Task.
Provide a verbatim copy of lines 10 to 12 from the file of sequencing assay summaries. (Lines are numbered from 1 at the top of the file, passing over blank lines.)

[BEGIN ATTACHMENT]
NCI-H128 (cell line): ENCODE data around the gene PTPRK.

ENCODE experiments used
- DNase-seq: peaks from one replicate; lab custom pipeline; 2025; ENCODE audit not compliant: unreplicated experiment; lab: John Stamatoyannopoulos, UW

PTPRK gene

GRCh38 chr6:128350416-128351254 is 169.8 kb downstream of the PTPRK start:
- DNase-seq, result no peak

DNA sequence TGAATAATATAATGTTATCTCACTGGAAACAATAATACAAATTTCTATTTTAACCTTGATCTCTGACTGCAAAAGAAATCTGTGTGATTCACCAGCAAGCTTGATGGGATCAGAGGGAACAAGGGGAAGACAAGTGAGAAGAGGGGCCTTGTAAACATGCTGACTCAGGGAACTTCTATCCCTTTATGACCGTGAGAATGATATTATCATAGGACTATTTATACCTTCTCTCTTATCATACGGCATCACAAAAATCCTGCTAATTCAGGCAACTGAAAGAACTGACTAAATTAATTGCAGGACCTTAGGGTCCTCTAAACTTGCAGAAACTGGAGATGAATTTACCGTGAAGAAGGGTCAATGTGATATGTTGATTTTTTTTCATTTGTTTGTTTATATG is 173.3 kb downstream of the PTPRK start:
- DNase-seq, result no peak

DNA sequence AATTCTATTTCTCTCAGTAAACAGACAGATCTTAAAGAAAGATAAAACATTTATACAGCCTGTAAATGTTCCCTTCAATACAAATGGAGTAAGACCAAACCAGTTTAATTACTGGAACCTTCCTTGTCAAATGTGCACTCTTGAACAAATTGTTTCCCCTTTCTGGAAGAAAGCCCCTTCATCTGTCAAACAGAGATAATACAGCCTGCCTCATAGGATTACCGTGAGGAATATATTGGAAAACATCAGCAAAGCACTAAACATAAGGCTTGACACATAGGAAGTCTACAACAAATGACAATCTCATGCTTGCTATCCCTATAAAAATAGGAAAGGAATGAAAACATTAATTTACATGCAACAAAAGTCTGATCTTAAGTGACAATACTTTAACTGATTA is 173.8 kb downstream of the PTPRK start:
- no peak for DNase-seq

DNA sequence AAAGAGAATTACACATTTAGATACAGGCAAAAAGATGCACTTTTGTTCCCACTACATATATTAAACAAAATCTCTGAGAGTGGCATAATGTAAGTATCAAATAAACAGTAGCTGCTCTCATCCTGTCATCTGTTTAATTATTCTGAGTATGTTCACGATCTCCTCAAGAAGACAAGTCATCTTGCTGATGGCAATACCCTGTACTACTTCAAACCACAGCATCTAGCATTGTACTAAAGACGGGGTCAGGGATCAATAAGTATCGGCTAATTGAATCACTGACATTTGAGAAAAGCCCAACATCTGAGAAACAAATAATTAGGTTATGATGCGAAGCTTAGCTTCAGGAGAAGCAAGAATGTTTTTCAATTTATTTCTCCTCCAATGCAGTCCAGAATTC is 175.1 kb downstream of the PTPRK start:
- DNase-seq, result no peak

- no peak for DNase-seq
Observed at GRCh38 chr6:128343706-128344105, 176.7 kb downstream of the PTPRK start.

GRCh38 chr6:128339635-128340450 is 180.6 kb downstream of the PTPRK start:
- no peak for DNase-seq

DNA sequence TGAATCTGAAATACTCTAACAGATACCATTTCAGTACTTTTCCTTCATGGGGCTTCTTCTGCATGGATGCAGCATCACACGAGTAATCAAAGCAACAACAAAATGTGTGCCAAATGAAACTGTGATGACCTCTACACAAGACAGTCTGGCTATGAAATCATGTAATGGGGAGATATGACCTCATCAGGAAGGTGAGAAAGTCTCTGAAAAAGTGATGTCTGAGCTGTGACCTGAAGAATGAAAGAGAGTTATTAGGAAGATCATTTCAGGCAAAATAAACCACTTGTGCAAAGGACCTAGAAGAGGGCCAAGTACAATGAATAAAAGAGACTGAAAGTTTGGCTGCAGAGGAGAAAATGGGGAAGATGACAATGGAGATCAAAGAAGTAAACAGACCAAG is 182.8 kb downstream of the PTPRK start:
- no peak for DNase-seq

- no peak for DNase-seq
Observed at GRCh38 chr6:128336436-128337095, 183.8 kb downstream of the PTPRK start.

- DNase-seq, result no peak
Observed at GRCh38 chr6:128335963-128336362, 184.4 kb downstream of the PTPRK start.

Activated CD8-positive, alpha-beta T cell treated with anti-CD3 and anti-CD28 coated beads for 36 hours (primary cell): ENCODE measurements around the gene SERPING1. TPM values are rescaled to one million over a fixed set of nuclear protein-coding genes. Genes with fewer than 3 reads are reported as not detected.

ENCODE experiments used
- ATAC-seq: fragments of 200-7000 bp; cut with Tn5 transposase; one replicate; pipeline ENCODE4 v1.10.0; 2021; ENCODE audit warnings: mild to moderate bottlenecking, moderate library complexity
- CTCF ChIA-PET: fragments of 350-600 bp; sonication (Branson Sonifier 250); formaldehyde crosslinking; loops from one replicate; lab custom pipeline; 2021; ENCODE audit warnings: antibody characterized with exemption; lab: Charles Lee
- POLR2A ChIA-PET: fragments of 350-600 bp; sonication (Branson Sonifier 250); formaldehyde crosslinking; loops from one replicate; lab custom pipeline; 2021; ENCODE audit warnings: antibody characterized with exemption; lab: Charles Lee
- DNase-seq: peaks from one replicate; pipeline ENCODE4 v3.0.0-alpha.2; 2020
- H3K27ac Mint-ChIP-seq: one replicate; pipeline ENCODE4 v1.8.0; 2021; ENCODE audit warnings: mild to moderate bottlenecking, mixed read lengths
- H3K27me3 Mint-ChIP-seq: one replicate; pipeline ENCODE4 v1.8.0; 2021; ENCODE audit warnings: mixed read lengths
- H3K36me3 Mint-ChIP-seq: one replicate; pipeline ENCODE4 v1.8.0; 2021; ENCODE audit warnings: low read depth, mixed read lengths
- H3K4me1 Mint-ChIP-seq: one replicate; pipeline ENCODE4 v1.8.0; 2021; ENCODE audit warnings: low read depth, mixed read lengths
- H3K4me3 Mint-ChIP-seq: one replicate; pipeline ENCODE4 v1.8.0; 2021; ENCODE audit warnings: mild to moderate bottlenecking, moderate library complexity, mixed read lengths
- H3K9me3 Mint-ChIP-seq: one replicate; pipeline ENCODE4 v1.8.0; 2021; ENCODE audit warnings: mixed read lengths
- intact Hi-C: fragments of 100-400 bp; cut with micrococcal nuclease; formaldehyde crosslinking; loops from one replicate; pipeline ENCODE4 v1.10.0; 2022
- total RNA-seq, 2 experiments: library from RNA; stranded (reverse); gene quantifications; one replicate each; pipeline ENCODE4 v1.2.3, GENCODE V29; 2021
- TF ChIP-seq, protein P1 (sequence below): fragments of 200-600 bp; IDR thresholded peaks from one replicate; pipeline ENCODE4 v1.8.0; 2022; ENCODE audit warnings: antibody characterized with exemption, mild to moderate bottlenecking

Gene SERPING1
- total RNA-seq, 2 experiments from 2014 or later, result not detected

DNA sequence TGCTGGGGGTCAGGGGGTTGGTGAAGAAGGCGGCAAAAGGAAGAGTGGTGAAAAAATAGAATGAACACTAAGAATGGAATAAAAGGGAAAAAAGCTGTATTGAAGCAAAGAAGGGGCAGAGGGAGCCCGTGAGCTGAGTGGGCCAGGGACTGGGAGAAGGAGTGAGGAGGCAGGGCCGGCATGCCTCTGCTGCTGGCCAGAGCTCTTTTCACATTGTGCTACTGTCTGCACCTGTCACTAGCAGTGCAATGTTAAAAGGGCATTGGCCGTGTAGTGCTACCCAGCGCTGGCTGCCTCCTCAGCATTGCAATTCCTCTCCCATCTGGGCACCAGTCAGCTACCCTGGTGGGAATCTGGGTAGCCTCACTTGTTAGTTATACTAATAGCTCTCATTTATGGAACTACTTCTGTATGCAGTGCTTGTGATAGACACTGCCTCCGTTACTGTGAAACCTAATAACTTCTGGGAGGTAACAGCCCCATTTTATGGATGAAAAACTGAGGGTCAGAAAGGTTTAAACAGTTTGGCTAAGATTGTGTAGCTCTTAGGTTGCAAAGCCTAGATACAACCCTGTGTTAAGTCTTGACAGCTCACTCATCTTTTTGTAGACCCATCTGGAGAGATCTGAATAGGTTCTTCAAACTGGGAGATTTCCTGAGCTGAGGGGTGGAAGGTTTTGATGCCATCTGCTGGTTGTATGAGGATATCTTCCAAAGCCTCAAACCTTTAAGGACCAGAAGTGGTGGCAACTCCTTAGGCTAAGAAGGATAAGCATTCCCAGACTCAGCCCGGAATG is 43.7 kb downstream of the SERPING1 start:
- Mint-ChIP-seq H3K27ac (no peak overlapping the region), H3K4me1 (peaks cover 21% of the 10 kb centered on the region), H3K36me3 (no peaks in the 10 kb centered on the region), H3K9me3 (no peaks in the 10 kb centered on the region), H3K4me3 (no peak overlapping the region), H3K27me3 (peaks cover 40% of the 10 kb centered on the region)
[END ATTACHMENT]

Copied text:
- no peak for DNase-seq

DNA sequence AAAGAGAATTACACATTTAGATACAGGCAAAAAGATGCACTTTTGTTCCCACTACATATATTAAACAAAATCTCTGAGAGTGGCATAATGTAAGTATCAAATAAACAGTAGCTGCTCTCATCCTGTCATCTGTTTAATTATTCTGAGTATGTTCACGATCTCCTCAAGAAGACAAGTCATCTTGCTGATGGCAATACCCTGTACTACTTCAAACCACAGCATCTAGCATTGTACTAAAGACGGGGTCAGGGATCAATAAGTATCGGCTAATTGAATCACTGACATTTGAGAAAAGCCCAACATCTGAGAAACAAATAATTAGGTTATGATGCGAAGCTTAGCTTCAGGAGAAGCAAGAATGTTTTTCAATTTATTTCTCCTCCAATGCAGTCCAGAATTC is 175.1 kb downstream of the PTPRK start:
- DNase-seq, result no peak